Measurement matters because it can assist to achieve organisational learning, development and improved services/performance; accountability and compliance to stakeholders (funders, donors, tax payers); communication, branding and organisational legitimacy; increased efficiency; organisational benchmarking, competitiveness and sustainability; and, most importantly, improved outcomes (Barraket & Yousefpour, 2013; Epstein & Yuthas, 2014; Hesbaek, 2014; Lumley, 2014). At a time when resources are scarce and markets are shifting to empower consumers to decide which services and supports they choose to purchase (think, for example, about the National Disability Insurance Scheme), organisations who do not measure outcomes are likely to be left behind. So, why measure outcomes? In summary, despite the sector you’re from, the answer is because we can’t afford not to.
Most literature on outcomes measurement recommends taking a step-wise approach. Epstein and Yuthas (2014) and the International Integrated Reporting Framework (2014) recommend that the measurement pathway should be integrated into overall organisational purpose, strategy and reporting.
All of the authors reviewed recommend starting with a solid foundation. Getting the foundations right is critical. This includes an ‘organisational readiness’ for measurement (Barraket & Yousefpour, 2013) and mapping a theory of change (see for example New Philanthropy Capital’s four pillar approach to measurement, Hesbaek, 2014; Schorr, 2012; Epstein & Yuthas, 2014).
Once organisations are clear on what they can, need and want to measure, measurement methods need to be matched to rigorous approaches, quality evidence, stakeholder requirements and timing (Schorr, 2012; Lumley, 2013; Slay, 2014). Effective outcomes measurement relies on strong support and commitment from leaders and funders to measure outcomes (Barraket & Yousefpour, 2013), share outcome tools and transparently report findings (Schorr, 2012). Quality shared measurement will enable organisations to learn from each other, potentially save cost and time, increase quality, build an evidence base, and, hopefully, make social progress.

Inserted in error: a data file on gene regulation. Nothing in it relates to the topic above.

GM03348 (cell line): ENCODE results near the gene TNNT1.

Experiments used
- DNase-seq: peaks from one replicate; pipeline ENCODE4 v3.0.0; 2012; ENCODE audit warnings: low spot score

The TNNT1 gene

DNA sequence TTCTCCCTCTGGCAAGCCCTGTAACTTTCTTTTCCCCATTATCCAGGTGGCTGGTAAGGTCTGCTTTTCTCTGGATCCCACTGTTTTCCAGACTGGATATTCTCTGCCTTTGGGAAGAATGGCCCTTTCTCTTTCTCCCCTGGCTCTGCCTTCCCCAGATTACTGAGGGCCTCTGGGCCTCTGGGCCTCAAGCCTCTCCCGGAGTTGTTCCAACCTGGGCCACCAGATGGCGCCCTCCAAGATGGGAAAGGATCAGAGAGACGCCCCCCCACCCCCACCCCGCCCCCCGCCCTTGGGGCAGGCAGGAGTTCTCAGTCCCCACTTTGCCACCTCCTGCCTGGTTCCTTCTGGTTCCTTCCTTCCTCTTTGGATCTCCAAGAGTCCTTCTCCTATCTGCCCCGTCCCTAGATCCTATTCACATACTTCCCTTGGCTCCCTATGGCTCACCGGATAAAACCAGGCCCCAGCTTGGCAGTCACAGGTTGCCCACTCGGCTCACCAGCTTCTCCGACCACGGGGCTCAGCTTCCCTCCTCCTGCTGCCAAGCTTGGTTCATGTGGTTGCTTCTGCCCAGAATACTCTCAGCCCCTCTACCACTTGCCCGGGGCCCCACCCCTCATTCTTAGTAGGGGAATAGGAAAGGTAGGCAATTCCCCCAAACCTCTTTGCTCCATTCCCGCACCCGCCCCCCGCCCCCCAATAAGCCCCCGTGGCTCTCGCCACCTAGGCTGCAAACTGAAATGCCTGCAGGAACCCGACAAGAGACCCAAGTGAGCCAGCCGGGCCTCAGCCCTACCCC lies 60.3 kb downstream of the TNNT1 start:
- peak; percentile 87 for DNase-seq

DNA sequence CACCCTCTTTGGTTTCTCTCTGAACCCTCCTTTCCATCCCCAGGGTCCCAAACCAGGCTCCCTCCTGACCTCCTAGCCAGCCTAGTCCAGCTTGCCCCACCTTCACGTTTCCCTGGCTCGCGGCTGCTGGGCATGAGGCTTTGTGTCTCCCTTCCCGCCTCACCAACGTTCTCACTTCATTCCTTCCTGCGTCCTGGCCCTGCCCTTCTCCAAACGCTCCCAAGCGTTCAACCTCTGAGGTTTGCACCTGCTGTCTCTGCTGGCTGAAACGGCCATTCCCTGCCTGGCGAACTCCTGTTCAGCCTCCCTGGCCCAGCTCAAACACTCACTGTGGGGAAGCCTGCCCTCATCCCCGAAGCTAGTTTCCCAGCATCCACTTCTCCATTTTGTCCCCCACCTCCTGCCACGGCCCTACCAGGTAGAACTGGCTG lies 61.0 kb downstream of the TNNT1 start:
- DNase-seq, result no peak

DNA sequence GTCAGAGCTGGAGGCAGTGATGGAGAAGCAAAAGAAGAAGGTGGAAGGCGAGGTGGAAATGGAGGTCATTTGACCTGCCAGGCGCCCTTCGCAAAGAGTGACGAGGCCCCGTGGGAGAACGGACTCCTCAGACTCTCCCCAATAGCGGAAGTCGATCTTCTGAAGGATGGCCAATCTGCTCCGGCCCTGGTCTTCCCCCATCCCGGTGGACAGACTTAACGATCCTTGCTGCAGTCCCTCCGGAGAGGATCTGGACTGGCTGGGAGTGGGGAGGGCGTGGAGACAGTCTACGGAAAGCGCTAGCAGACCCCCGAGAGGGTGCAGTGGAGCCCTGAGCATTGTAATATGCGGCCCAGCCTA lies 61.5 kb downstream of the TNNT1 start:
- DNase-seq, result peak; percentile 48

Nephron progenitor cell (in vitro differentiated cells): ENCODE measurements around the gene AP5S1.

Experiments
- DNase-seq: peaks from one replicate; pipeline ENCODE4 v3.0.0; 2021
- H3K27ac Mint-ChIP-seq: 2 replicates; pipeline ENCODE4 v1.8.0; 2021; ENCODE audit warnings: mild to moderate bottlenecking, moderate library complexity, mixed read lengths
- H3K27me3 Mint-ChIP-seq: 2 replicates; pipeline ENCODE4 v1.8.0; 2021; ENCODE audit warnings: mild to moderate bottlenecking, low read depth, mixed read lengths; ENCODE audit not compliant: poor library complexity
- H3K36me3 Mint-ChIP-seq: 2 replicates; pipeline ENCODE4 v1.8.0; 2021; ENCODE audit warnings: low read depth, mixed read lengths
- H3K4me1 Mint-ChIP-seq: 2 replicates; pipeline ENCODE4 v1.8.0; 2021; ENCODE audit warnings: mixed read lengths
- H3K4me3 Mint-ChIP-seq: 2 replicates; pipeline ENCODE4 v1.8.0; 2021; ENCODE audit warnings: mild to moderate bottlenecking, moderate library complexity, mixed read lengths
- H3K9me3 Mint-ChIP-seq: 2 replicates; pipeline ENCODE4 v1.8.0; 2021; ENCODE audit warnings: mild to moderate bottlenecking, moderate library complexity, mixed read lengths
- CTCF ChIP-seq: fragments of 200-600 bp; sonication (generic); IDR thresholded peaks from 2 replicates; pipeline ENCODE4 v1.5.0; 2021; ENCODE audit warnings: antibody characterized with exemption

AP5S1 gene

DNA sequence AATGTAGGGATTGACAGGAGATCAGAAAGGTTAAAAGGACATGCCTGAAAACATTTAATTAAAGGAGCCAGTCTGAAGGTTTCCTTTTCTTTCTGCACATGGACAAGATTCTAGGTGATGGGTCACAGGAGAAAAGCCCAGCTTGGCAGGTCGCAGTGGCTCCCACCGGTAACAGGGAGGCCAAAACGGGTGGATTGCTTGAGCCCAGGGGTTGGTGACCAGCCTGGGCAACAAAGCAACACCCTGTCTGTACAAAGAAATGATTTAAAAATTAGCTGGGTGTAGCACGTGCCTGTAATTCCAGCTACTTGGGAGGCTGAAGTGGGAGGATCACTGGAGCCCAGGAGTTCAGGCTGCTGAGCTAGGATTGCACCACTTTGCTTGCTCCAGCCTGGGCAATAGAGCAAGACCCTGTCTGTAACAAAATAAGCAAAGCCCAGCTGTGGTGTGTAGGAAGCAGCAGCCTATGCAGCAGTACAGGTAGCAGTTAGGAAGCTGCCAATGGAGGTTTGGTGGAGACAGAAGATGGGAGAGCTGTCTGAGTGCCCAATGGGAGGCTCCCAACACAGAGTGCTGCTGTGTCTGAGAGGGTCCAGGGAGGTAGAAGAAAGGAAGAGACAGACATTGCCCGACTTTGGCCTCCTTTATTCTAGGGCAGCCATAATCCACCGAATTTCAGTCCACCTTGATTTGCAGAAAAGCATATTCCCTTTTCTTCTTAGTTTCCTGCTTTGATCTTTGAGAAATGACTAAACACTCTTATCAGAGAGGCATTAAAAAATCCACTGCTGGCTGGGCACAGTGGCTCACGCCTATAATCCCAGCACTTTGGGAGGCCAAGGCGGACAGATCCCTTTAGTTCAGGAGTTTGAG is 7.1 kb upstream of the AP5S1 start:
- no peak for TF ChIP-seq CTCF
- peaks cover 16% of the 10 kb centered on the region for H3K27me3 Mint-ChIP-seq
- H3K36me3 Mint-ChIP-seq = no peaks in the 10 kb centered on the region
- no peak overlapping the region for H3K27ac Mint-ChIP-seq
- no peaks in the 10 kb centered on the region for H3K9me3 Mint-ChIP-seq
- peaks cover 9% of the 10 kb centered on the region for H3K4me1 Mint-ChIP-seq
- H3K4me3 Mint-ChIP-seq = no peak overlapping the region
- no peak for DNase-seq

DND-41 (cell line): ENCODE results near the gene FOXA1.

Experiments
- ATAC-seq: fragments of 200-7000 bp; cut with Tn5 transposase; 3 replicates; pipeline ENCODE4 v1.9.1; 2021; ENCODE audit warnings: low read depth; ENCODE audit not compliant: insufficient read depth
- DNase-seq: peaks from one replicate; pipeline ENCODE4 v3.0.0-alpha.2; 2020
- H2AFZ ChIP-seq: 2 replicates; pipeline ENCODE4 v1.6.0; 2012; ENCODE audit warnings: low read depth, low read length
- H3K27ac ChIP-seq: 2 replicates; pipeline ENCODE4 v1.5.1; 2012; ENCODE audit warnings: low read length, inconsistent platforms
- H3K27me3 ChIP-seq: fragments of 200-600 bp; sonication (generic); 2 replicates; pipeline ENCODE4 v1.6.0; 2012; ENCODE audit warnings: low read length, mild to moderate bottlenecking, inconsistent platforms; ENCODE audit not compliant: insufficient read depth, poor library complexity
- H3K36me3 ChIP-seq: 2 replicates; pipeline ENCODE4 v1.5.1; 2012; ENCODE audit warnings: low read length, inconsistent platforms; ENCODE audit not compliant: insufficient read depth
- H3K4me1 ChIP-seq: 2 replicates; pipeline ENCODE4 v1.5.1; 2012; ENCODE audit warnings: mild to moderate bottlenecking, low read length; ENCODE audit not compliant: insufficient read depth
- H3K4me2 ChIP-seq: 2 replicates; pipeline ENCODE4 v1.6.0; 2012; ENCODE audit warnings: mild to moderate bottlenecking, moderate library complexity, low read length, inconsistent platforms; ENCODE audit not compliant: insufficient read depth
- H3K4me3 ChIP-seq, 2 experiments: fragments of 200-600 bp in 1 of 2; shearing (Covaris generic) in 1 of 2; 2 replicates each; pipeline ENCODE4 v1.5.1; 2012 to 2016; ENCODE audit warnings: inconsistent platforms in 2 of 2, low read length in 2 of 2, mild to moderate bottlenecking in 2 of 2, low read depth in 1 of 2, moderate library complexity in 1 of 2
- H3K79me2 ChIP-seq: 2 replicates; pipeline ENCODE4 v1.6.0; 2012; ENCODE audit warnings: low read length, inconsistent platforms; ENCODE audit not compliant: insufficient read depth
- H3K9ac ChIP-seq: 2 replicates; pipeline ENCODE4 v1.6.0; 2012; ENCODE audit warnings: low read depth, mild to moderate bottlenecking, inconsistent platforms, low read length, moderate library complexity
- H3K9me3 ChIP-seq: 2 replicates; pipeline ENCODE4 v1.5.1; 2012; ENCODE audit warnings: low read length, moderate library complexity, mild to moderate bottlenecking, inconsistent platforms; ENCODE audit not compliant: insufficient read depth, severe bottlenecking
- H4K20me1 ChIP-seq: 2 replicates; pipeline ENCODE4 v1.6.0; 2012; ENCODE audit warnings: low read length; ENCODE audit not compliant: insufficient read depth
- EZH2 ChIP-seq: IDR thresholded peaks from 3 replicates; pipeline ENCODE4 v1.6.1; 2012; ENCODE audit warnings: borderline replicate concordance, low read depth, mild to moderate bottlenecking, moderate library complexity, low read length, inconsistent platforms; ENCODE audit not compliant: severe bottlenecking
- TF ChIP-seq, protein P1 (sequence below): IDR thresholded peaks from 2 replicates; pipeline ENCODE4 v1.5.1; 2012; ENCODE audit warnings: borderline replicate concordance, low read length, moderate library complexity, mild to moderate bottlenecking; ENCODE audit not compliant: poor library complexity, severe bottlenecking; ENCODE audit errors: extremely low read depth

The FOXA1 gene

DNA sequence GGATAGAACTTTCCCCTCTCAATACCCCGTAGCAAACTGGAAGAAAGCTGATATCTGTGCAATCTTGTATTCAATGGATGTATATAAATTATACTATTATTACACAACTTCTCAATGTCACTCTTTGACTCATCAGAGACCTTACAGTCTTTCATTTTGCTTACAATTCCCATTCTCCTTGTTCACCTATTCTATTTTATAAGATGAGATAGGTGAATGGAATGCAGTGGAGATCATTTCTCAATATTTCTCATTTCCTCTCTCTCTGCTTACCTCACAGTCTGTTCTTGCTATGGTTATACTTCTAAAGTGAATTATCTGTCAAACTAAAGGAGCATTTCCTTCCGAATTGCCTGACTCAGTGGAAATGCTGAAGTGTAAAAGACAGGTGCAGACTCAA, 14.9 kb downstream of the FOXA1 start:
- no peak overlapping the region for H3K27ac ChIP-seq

While individual evaluations can be important, if we continue to measure in silos, we are at risk of duplication, repeating the same mistakes, not being able to compare outcomes across intervention types or to solve the bigger picture social issues.
Now, more than ever as we face a major demographic shift, and as public spending shrinks in a diminishing social economy it’s time to measure what matters. It’s time to ask: Are we measuring what matters, measuring it well and tracking change at organisational, sector, local and population levels? We also need to ask the tough questions about what’s stopping us from effectively measuring outcomes, how we can overcome barriers to shared measurement and transparency and let go of concerns about precisely how much of a change can be attributed to each of us. Let’s progress the measurement of social outcomes for Australia.
If you’re interested in contributing to the debate and discussion as to how we progress social outcomes measurement in Australia across all sectors and/or in exploring, learning about, building skills and developing a plan of action for outcomes measurement, you should join us at the Think Outcomes conference 20-21 November 2014, Sydney. The Centre for Social Impact is partnering Australian Research Alliance for Children and Youth (ARACY) and the Social Impact Measurement Network Australia (SIMNA) to present the two-day conference. CSI will also be launching a guide to measuring outcomes during the conference.